Beyond more acres — new Canola Council president Jim Everson discusses the future of canola


The new president of the Canola Council of Canada says his goal is to follow through on the council’s strategic plan, with priority shifting away from increasing acres to maximizing yields and value per acre for growers and the industry.

Jim Everson’s first official day in the Canola Council’s office in Winnipeg was on May 23rd.

As noted in our conversation below, it’s sort of a homecoming for Everson, as he worked for the Canola Council as vice president of government relations from 2008 to 2015 (although based in Ottawa). Most recently he was the executive director of Soy Canada,

Jim Everson

When it comes to setting the direction for the canola industry group, Everson says he intends to keep the organization moving toward its targets for 2025, which include boosting annual production to 26 million tonnes (or 52 bu/ac on 22 million acres.)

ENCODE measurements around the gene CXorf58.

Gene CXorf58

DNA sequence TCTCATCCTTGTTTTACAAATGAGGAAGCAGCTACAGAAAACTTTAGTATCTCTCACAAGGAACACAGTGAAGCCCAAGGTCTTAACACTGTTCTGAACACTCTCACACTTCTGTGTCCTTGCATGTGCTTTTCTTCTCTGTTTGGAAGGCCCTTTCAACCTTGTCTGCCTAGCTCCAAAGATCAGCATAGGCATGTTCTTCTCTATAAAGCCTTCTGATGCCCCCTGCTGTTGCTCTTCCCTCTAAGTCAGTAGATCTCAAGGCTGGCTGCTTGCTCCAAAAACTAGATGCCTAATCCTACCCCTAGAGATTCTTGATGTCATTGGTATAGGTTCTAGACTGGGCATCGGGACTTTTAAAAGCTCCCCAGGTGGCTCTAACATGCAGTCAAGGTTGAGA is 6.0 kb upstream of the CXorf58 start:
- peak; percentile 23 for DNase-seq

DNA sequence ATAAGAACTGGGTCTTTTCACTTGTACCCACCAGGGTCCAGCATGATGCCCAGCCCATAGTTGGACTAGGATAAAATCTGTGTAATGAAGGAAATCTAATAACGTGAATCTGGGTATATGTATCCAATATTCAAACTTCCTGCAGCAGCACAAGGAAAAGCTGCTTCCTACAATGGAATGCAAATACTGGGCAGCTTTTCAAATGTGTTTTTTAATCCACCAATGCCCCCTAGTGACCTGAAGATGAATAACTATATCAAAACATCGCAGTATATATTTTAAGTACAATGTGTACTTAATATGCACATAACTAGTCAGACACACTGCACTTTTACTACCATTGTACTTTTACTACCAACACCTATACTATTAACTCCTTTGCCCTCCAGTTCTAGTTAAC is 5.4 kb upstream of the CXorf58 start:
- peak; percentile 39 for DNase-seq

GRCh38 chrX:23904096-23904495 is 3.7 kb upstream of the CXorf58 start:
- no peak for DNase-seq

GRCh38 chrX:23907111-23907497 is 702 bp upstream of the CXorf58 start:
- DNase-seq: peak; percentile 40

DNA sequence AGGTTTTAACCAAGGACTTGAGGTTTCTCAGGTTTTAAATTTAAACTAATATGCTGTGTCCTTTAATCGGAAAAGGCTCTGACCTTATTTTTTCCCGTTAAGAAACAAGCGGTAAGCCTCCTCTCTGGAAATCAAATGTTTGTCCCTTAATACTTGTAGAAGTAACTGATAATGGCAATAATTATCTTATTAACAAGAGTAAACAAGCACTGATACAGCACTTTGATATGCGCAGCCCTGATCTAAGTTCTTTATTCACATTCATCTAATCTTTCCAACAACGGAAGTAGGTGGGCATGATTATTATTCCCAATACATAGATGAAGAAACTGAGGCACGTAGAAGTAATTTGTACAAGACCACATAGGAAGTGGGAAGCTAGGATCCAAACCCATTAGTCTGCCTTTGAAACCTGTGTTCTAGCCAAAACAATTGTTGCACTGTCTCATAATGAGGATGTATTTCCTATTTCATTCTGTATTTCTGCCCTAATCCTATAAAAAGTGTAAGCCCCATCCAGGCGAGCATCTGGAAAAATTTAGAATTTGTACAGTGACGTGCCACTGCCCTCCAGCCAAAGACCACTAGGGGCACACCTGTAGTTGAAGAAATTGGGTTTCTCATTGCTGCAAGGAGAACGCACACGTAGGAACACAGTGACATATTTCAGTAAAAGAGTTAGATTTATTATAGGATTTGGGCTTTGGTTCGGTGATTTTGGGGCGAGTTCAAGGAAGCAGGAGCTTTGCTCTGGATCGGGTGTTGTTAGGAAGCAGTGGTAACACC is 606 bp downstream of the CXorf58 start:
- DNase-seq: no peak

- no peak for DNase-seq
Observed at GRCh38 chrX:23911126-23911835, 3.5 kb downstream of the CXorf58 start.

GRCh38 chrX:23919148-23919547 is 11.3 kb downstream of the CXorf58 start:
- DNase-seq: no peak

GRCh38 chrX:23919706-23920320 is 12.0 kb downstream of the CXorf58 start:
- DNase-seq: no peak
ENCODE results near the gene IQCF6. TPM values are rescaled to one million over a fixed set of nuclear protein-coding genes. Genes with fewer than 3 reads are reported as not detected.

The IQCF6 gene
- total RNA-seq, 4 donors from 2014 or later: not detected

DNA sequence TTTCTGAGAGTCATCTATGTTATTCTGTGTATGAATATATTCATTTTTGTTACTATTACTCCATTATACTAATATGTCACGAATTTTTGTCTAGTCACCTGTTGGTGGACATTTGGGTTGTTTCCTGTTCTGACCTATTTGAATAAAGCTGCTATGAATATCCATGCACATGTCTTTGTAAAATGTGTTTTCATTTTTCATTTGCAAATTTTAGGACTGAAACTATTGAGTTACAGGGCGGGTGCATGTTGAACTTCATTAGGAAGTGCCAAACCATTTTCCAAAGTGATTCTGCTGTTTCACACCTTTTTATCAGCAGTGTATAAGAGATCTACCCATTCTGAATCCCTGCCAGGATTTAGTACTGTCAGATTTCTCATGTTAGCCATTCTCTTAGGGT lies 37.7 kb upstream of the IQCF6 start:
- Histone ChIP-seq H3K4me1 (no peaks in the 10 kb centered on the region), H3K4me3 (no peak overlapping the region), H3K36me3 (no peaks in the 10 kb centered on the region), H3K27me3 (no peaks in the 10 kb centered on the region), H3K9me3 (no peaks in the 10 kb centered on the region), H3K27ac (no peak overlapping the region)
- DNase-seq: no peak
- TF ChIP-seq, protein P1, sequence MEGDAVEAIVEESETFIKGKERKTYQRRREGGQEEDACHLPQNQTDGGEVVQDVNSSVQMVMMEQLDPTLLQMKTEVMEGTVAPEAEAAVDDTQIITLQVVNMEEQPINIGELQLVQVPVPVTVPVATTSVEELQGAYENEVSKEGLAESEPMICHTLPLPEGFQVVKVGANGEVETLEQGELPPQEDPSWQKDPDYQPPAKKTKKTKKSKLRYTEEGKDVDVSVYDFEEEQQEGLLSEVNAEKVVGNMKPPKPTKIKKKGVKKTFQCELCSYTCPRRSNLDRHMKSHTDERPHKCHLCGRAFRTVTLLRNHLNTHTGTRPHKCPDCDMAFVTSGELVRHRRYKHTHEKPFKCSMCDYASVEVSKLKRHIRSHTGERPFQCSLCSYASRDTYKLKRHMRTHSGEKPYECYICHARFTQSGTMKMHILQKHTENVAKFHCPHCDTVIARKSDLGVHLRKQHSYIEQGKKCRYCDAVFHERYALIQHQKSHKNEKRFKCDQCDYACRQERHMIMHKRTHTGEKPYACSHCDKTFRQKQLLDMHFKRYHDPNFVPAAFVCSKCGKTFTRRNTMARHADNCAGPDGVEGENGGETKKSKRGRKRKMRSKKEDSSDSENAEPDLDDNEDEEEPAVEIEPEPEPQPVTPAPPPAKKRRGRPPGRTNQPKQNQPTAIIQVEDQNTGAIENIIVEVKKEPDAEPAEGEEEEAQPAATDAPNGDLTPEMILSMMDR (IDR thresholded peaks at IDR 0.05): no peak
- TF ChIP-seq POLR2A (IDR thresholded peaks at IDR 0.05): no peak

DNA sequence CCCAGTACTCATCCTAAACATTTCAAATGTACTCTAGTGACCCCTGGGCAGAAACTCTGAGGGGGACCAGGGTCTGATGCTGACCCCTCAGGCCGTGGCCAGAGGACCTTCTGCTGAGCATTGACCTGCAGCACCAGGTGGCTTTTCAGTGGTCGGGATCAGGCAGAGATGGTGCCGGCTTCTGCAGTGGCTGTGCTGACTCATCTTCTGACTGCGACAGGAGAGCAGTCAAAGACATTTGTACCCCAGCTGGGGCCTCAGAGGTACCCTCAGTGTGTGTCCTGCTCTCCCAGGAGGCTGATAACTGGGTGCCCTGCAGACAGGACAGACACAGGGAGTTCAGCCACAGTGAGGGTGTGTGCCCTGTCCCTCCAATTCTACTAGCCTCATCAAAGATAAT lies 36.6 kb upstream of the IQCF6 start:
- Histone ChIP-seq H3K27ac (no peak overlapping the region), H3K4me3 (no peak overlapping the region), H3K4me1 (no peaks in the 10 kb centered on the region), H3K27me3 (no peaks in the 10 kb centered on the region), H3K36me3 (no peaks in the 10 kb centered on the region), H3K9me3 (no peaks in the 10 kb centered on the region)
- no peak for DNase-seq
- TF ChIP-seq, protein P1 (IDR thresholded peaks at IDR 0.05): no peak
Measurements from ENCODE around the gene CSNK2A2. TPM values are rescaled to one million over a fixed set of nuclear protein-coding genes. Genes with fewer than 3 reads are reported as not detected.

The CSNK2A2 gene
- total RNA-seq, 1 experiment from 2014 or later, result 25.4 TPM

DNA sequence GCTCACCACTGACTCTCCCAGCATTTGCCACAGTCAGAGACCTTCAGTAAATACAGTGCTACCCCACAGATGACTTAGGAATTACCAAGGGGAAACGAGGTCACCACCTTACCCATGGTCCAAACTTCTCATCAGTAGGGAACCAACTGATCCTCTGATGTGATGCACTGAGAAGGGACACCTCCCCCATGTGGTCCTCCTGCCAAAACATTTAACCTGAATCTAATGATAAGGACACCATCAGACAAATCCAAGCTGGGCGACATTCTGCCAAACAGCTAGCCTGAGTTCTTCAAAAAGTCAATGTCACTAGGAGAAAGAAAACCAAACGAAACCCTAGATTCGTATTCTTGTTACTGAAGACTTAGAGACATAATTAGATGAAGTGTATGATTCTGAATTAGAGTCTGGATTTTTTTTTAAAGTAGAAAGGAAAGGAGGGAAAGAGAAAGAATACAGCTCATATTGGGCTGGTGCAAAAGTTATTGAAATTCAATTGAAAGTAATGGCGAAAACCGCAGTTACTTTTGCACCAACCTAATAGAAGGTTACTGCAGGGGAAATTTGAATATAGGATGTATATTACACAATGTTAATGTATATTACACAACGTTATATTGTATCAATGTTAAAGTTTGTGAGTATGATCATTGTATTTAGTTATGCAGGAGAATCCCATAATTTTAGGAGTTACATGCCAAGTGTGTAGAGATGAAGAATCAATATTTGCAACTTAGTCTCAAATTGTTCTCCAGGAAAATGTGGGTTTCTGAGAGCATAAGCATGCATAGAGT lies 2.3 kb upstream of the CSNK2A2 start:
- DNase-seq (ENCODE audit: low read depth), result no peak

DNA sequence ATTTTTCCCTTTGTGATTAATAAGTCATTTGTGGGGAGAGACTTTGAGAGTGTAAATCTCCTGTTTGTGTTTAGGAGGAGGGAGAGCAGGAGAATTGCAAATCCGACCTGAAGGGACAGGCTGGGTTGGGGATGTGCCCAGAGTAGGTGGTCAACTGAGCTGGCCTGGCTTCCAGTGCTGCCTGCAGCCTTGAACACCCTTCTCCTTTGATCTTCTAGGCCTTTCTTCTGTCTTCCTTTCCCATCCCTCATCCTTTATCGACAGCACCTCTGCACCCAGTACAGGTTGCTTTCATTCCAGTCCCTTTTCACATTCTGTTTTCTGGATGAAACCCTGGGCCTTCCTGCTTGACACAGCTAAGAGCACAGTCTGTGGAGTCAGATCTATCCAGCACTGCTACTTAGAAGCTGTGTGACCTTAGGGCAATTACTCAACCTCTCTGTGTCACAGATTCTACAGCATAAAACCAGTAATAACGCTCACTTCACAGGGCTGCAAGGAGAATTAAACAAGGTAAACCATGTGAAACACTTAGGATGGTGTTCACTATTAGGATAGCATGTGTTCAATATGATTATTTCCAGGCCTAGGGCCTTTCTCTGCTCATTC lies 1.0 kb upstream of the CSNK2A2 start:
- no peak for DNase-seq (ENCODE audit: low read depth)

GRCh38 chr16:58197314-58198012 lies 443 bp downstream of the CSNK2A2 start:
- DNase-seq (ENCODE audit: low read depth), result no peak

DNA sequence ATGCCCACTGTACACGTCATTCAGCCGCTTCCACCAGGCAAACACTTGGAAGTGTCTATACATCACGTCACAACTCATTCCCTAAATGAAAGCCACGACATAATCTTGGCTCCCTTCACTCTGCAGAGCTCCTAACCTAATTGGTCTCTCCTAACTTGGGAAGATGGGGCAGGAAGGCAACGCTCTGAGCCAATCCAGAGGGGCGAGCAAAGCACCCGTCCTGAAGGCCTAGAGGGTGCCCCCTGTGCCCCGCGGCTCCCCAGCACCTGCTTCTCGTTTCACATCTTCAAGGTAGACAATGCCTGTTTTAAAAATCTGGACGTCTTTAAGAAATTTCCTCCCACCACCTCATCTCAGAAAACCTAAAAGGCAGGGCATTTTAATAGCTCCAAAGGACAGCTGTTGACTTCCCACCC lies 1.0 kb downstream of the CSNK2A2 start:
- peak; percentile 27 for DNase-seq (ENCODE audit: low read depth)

“The goals are really well-stated in the Keep It Coming strategic plan that canola already has in place,” he says.

“It’s a focus not as much on acreage as on yield and expanding innovation…,” Everson explains. “We want to ensure we continue to have sustainable production and (we want) to meet our targets, which are a higher yield and assisting the producer and the industry in making the most out of the land that is already seeded to canola.”

Related: 52 by 2025: Canola Council of Canada Announces New Targets

Meanwhile, there have been rumblings over the years about the canola group potentially joining Soy Canada, and maybe the Flax Council of Canada, to form an ‘oilseed council.’ Given Everson’s history with the soybean industry organization, what does he think about the idea?

“Collaboration is really important. Partnerships are important,” he says, noting the Canola Council already collaborates with other commodity groups through the Canada Grains Council, the Canadian Agri-Food Trade Alliance, the Keep It Clean campaign and elsewhere. “I’ve only just started the work here so I’m not sure what that overall approach will be, but I think we have to look at all opportunities to work together.”

Everson replaced Patti Miller, who was appointed chief commissioner of the Canadian Grain Commission starting in February.

(This interview originally aired on RealAg Radio on May 30th.)

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